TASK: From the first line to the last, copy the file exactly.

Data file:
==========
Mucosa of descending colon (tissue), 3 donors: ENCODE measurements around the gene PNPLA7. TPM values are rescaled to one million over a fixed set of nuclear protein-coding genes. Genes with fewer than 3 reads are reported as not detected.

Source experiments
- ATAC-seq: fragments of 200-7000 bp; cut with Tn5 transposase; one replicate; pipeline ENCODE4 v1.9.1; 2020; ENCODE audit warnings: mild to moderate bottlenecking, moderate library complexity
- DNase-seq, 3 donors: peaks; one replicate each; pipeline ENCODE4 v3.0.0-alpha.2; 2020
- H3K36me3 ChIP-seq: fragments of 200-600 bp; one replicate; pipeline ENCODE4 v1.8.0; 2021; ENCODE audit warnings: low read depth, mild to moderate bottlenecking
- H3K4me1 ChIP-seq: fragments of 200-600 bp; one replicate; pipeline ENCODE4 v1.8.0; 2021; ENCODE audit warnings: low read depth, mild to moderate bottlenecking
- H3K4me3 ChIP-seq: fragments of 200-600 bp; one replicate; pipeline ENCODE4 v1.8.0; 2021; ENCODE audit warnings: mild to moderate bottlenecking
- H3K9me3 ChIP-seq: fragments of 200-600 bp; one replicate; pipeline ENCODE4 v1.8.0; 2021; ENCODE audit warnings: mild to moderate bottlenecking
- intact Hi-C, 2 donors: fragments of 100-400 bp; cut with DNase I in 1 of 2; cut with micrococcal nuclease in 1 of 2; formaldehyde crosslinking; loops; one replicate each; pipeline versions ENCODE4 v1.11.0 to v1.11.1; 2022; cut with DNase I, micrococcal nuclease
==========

Mucosa of descending colon (tissue), 3 donors: ENCODE measurements around the gene PNPLA7. TPM values are rescaled to one million over a fixed set of nuclear protein-coding genes. Genes with fewer than 3 reads are reported as not detected.

Source experiments
- ATAC-seq: fragments of 200-7000 bp; cut with Tn5 transposase; one replicate; pipeline ENCODE4 v1.9.1; 2020; ENCODE audit warnings: mild to moderate bottlenecking, moderate library complexity
- DNase-seq, 3 donors: peaks; one replicate each; pipeline ENCODE4 v3.0.0-alpha.2; 2020
- H3K36me3 ChIP-seq: fragments of 200-600 bp; one replicate; pipeline ENCODE4 v1.8.0; 2021; ENCODE audit warnings: low read depth, mild to moderate bottlenecking
- H3K4me1 ChIP-seq: fragments of 200-600 bp; one replicate; pipeline ENCODE4 v1.8.0; 2021; ENCODE audit warnings: low read depth, mild to moderate bottlenecking
- H3K4me3 ChIP-seq: fragments of 200-600 bp; one replicate; pipeline ENCODE4 v1.8.0; 2021; ENCODE audit warnings: mild to moderate bottlenecking
- H3K9me3 ChIP-seq: fragments of 200-600 bp; one replicate; pipeline ENCODE4 v1.8.0; 2021; ENCODE audit warnings: mild to moderate bottlenecking
- intact Hi-C, 2 donors: fragments of 100-400 bp; cut with DNase I in 1 of 2; cut with micrococcal nuclease in 1 of 2; formaldehyde crosslinking; loops; one replicate each; pipeline versions ENCODE4 v1.11.0 to v1.11.1; 2022; cut with DNase I, micrococcal nuclease